Date: Fri, 16 Jul 1999 16:24:59 -0400 (EDT)
From: SRIRAM KRISHNASWAMI <Sriram.Krishnaswami@dupontpharma.com>
Subject: Analysis of sparse data
Dear NM users
We have been encountering a problem with fitting a sparse data set (45 subjects, 77 concentrations) using ADVAN2 TRANS2.
The initial estimates for this study were obtained from the analysis of a rich data set (5 subjects, 45 concentrations). The rich data provided estimates of CL, V and Ka with interind variabilities of 30%, 2% and 70% and a residual var of 13%.
Consequently, we have been trying to fit the sparse data using these estimates but the ETAS for CL and Ka come out to be 0.002% and 175% respectively with a 42% residual variability. The estimates of CL, V and Ka seem to be OK eventhough the variabilites are high. But the Plot of IPRED vs DV shows distinct bias with higher predicted concentrations at the lower end and relatively flat at the higher end of DV. We are using FOCE to analyze the data. WRES vs DV plot also shows a bias (almost like a linear relationship) whereas WRES vs TIME plot shows no bias.
As a result, we are exploring the possibility of joining the two data sets in an effort to obtain decent estimates of the inter and intra variabilities. The estimates have turned out to be reasonable with interindividual variabilites for CL, V and Ka of 40%, 16% and 70% and residual var of 37%. Moreover, the IPRED vs DV plots look much better now.
The question is: Is this approach a viable or a reasonable option? and what are some of the downsides of it?
The sparse data is from patients and the rich from healthy volunteers. The overall goal is to evaluate CL against some covariates such as concomitant medication and other patient related parameters. Healthy versus patients could just be one among them.
Suggestions on alternative approaches are also most welcome.
Date: Mon, 19 Jul 1999 13:04:18 -0700
From: LSheiner <email@example.com>
Subject: Re: Analysis of sparse data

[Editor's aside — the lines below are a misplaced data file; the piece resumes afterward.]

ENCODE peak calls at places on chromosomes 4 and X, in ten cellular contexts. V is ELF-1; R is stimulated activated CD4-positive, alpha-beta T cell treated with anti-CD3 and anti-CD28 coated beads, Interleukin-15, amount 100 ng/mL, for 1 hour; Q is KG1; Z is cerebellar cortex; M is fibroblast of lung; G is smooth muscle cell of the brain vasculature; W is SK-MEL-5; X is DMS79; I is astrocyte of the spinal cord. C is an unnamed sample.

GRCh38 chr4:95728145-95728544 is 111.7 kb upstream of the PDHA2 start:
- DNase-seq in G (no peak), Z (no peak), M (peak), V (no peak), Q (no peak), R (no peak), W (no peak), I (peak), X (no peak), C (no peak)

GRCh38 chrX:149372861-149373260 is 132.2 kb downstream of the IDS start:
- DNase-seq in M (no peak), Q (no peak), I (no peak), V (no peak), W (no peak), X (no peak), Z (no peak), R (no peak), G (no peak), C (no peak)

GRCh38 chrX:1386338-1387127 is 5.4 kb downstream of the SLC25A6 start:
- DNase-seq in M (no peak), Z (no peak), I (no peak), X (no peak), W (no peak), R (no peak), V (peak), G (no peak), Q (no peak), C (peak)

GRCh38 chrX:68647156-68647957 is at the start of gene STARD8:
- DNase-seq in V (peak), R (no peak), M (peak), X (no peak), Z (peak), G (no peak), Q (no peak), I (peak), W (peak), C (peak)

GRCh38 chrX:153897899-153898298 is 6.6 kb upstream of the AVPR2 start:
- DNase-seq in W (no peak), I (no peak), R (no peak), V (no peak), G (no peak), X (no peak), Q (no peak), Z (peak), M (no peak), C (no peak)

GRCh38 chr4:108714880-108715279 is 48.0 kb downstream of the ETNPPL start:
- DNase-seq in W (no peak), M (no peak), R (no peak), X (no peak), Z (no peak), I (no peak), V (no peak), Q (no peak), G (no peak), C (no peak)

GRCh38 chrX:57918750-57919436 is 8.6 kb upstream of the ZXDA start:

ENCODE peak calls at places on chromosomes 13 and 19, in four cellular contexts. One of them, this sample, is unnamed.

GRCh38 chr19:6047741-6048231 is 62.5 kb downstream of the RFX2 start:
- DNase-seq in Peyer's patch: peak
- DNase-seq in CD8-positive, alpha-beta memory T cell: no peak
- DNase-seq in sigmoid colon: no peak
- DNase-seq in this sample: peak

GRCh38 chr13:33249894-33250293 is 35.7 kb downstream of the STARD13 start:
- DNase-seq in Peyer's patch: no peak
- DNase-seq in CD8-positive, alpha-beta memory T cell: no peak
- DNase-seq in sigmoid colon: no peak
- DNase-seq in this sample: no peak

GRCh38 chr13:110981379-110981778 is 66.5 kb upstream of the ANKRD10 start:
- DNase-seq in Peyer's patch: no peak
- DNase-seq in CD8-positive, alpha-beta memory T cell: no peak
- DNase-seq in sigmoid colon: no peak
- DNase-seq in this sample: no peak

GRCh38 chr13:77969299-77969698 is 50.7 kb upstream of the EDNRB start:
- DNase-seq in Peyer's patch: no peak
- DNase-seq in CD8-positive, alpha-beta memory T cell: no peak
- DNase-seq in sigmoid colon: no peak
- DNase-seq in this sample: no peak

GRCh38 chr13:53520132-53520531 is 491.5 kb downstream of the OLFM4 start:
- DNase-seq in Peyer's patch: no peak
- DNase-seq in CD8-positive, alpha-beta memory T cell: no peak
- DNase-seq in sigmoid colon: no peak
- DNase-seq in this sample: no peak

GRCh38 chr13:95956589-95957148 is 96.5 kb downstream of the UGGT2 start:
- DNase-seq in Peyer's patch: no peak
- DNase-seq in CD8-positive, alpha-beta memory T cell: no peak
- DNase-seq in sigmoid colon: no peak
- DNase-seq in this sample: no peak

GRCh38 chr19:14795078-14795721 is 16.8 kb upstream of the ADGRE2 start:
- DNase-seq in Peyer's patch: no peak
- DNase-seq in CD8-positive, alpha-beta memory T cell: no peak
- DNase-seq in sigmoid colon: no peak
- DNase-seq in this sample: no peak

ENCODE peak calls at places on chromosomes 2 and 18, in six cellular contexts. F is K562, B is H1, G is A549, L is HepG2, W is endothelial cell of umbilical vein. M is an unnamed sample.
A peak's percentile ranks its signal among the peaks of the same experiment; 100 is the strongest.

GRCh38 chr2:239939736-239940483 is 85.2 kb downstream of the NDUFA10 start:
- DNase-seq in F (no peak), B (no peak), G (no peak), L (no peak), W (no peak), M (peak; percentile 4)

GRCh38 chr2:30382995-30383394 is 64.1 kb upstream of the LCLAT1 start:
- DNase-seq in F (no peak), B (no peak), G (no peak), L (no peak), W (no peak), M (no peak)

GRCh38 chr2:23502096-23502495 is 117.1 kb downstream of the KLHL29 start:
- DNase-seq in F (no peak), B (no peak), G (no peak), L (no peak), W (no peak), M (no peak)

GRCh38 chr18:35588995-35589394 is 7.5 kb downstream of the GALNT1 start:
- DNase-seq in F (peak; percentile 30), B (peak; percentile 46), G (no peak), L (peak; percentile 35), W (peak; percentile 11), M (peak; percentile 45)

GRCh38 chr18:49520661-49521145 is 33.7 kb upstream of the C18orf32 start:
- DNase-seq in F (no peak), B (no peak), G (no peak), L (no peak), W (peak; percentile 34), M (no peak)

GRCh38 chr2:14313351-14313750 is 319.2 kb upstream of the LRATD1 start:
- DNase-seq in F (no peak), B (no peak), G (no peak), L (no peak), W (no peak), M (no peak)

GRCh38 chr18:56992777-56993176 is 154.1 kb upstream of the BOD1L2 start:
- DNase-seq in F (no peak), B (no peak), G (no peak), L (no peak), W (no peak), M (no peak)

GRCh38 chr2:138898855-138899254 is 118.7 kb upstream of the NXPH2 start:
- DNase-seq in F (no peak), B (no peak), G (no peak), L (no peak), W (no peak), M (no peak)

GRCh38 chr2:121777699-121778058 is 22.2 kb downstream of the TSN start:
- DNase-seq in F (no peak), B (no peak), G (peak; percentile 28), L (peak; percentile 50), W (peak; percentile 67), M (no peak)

Joining the data sets (if you think the populations are the same) is the right thing to do. Interindividual variability cannot in general be estimated from data sets unless a significant number of individuals have at least as many observations as there are distinct parameters in the individual model. There has been considerable simulation work verifying this.
In your case, the 2 populations are not necesarily the same (normals vs patients). The estimates you get are then some hybrid of the approriate values
for the 2 populations (which, of course, are not necessarily different, regarding PK).
The only alternative to merging the data sets is using a prior distribution on the popualtion paramters, notably the elements of OMEGA. Unfortunately, the NONMEM feature allowing you to do this conveniently is not part of the currently distributed verion.
Lewis B Sheiner, MD Professor: Lab. Med., Biopharm. Sci., Med.
Box 0626 voice: 415 476 1965
UCSF, SF, CA fax: 415 476 2796
94143-0626 email: firstname.lastname@example.org
From: "Piotrovskij, Vladimir [JanBe]" <VPIOTROV@janbe.jnj.com>
Subject: RE: Analysis of sparse data
Date: Mon, 2 Aug 1999 13:35:42 +0200
Your problem is quite typical. The two data sets you have, apparently, differ not only in the number of plasma samples per subject and in that they came from distinct populations. Most probably, your rich data set was obtained in a well-controlled Phase I study whereas the sparse data set was from a Phase II or III trial. Hence, the residual error could not be the same. So, when you merge the two data sets you should create an indicator variable to distinguish them and include two ERRs in $ERROR block. To avoid merging you can fix some of PK parameters, particularly, KA to the estimates obtained with the rich data set. As to the random effect parameters (ETAs) I would suggest using the full variance-covariance matrix (the BLOCK option in the $OMEGA block).
Hope this helps,
Vladimir Piotrovsky, Ph.D.
Janssen Research Foundation (5463)